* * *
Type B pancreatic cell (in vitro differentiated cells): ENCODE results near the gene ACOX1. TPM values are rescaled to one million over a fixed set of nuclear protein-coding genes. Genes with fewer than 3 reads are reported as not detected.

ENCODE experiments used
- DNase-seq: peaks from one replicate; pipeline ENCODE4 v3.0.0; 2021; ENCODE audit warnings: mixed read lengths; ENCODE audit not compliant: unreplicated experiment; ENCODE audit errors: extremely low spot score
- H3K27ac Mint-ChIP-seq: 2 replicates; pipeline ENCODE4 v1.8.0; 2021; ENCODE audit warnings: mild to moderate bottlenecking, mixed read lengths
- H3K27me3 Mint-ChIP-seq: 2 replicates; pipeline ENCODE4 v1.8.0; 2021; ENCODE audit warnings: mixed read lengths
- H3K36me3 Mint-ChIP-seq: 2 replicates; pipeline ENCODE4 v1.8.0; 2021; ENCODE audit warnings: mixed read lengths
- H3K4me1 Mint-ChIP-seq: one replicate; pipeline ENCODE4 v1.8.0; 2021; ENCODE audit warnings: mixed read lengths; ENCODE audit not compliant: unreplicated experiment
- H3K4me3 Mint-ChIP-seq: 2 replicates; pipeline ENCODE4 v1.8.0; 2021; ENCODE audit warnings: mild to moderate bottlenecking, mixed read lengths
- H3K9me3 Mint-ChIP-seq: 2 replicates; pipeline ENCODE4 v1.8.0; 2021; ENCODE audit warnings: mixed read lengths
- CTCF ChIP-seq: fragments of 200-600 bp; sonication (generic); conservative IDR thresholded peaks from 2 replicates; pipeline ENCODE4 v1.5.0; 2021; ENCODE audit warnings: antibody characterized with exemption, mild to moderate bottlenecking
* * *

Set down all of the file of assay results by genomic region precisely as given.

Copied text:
Type B pancreatic cell (in vitro differentiated cells): ENCODE results near the gene ACOX1. TPM values are rescaled to one million over a fixed set of nuclear protein-coding genes. Genes with fewer than 3 reads are reported as not detected.

ENCODE experiments used
- DNase-seq: peaks from one replicate; pipeline ENCODE4 v3.0.0; 2021; ENCODE audit warnings: mixed read lengths; ENCODE audit not compliant: unreplicated experiment; ENCODE audit errors: extremely low spot score
- H3K27ac Mint-ChIP-seq: 2 replicates; pipeline ENCODE4 v1.8.0; 2021; ENCODE audit warnings: mild to moderate bottlenecking, mixed read lengths
- H3K27me3 Mint-ChIP-seq: 2 replicates; pipeline ENCODE4 v1.8.0; 2021; ENCODE audit warnings: mixed read lengths
- H3K36me3 Mint-ChIP-seq: 2 replicates; pipeline ENCODE4 v1.8.0; 2021; ENCODE audit warnings: mixed read lengths
- H3K4me1 Mint-ChIP-seq: one replicate; pipeline ENCODE4 v1.8.0; 2021; ENCODE audit warnings: mixed read lengths; ENCODE audit not compliant: unreplicated experiment
- H3K4me3 Mint-ChIP-seq: 2 replicates; pipeline ENCODE4 v1.8.0; 2021; ENCODE audit warnings: mild to moderate bottlenecking, mixed read lengths
- H3K9me3 Mint-ChIP-seq: 2 replicates; pipeline ENCODE4 v1.8.0; 2021; ENCODE audit warnings: mixed read lengths
- CTCF ChIP-seq: fragments of 200-600 bp; sonication (generic); conservative IDR thresholded peaks from 2 replicates; pipeline ENCODE4 v1.5.0; 2021; ENCODE audit warnings: antibody characterized with exemption, mild to moderate bottlenecking